Dingell vs CBO
Two days ago, the Congressional Budget Office told Mr Dingell in a letter:
The Democratic-led House, defying the Bush administration, passed legislation requiring Medicare to negotiate drug prices with manufacturers....
"It will deliver lower premiums to the seniors, lower prices at the pharmacy, and savings for all taxpayers," House Energy and Commerce Committee Chairman John Dingell, a Michigan Democrat, said on the House floor today.
CBO estimates that H.R. 4 would have a negligible effect on federal spending because we anticipate that the Secretary would be unable to negotiate prices across the broad range of covered Part D drugs that are more favorable than those obtained by PDPs under current law.I wonder what evidence leads Mr Dingell to expound a conclusion exactly the opposite from that reached by the Congress's own experts.
Updates: Robert Reich says CBO is right, and he does a good job of explaining why. Meanwhile, a very smart economist (who prefer anonymity) emails me a good explanation:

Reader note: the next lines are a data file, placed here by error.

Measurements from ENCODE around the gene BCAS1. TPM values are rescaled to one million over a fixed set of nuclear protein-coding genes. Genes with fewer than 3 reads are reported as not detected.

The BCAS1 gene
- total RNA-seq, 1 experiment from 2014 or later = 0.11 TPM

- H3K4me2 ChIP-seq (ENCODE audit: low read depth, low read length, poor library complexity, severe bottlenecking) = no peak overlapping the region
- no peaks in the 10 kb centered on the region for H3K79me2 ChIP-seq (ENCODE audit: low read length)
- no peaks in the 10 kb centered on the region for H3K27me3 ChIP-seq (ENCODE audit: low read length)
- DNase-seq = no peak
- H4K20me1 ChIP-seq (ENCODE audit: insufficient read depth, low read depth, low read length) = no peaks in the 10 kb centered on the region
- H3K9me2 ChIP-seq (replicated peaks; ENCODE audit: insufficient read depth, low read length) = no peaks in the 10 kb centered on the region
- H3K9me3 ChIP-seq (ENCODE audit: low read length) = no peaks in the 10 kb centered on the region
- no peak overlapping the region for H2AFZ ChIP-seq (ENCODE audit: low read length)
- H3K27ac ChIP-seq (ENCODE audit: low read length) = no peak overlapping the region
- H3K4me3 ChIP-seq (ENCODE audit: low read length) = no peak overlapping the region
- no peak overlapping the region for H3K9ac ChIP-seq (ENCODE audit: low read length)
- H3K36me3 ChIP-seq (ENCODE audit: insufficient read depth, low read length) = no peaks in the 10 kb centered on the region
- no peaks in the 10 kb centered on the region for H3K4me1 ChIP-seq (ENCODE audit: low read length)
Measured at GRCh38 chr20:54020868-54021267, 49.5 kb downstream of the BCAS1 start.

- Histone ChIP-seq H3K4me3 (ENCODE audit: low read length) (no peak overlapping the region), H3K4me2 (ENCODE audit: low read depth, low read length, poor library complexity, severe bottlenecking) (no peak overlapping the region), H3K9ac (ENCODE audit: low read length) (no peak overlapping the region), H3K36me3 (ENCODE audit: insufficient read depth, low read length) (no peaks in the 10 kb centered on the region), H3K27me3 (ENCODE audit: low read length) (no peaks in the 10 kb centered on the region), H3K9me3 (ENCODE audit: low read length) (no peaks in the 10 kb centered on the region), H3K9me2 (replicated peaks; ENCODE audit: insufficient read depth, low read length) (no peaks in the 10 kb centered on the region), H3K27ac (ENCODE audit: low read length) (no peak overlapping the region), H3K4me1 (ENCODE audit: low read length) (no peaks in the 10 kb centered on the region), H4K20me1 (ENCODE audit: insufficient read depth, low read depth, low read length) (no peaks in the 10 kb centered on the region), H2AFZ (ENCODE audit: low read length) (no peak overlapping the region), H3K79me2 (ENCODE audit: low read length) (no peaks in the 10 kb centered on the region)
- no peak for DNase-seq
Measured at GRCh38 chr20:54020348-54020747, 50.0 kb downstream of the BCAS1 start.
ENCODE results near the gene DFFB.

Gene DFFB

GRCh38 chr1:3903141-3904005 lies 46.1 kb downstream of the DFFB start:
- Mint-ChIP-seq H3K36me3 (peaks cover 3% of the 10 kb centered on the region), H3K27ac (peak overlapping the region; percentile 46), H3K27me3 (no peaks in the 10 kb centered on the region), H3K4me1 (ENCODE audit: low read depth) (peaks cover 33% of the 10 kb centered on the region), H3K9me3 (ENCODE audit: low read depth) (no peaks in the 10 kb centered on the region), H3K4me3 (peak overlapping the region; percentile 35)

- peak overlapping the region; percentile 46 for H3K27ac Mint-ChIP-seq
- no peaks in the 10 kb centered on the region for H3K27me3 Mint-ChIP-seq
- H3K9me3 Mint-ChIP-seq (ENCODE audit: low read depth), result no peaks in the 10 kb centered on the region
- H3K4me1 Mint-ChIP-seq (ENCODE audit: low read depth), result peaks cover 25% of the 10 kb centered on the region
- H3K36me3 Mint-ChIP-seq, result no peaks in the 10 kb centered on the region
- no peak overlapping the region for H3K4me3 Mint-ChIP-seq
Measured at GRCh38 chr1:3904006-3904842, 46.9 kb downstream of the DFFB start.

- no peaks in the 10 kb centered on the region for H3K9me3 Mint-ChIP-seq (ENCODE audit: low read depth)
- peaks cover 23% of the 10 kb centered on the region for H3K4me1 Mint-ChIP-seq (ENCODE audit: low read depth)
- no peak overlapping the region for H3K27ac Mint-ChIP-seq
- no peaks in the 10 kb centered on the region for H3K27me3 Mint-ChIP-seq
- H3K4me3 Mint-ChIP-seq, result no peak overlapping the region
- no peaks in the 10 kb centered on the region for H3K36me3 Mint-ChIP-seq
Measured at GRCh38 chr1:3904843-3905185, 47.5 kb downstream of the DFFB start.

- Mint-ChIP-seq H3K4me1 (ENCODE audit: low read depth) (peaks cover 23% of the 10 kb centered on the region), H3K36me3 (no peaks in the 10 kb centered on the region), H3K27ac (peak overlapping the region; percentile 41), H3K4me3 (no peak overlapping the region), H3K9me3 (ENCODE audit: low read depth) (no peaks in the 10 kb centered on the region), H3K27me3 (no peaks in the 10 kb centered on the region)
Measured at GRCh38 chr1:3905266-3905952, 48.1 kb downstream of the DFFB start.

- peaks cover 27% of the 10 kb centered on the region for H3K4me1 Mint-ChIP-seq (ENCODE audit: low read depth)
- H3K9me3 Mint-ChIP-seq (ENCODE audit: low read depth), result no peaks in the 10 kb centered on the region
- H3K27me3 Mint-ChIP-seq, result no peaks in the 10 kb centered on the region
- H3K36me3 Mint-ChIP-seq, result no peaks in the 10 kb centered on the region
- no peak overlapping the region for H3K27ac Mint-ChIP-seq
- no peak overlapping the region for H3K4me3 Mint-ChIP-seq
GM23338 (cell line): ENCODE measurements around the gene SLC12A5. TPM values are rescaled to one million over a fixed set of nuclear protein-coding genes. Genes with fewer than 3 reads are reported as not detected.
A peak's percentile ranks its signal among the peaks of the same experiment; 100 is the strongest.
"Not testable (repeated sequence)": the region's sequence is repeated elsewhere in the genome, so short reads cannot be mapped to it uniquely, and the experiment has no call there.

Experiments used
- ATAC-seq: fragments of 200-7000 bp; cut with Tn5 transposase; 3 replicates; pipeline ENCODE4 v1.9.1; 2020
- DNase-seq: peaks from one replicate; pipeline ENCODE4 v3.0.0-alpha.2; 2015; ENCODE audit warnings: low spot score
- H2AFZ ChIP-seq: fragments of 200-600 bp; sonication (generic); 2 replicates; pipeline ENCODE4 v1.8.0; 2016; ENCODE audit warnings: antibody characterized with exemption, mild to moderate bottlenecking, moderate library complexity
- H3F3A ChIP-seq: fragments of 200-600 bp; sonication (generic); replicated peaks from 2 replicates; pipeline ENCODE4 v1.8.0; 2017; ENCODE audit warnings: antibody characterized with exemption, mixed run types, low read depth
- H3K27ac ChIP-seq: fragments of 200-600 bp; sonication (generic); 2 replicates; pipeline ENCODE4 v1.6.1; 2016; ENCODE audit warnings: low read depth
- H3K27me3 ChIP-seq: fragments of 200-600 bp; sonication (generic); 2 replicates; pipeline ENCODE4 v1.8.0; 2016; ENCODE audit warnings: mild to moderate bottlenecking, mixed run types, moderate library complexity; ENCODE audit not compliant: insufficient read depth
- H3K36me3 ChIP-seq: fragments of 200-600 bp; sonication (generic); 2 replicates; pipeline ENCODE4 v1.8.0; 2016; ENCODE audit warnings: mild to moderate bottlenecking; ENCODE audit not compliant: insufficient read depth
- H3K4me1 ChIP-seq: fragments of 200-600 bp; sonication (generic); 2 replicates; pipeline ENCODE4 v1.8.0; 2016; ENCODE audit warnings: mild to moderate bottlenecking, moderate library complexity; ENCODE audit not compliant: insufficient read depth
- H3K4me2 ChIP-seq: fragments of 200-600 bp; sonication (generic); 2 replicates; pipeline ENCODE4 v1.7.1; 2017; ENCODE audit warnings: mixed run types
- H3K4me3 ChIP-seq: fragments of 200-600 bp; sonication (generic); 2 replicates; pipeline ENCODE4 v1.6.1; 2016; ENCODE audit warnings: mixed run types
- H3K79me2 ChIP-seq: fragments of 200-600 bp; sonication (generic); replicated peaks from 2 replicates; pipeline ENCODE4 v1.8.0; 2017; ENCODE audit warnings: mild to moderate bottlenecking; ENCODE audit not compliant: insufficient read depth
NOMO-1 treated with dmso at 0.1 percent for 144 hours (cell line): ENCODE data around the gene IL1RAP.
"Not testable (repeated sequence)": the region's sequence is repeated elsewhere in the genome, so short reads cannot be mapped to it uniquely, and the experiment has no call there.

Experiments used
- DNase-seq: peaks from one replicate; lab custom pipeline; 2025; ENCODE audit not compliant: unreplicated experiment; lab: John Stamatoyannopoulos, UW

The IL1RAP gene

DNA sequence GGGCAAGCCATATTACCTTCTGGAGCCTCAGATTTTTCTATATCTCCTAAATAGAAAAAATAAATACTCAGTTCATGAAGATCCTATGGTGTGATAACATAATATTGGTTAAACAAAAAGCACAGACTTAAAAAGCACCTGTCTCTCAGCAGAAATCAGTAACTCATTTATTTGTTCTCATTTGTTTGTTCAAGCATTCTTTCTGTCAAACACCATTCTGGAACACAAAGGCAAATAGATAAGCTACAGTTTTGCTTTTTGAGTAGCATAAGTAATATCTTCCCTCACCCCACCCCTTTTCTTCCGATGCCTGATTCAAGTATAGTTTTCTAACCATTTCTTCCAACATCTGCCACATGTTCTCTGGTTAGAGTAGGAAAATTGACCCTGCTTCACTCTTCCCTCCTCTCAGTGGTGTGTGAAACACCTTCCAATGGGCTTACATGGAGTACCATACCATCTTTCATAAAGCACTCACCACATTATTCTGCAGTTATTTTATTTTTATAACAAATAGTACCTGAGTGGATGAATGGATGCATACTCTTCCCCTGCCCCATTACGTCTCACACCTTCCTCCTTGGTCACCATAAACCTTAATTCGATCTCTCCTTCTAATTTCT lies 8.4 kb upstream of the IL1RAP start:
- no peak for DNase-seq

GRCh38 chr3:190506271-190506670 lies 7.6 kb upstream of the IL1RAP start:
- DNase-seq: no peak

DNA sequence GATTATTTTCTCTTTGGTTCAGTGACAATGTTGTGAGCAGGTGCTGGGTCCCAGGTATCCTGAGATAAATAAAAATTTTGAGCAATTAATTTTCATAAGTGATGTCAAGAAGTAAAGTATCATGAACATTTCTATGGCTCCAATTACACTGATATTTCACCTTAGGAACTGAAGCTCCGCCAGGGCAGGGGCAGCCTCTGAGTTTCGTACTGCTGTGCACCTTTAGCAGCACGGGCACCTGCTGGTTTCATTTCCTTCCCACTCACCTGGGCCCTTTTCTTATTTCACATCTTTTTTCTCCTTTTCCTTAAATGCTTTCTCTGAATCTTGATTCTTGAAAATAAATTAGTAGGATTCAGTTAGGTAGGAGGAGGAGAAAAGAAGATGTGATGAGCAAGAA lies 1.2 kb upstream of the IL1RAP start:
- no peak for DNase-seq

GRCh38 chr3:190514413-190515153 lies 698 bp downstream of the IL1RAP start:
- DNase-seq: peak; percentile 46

The drug price negotiation issue is a good one for your econ students. People have this notion that the federal government ought to be able to negotiate a low price because it purchases on behalf of so many patients. But size alone doesn't get you discounts. You need to be able to threaten something if you don't get those discounts. Many folks in Congress don't get that. The federal government can get discounts if it threatens to revoke intellectual property rights (Cipro might fall in that category), it threatens with legal penalties (rebates in Medicaid backed by legal sanctions), or it threatens to not purchase (formularies in the VA). It can't get discounts just by "negotiating".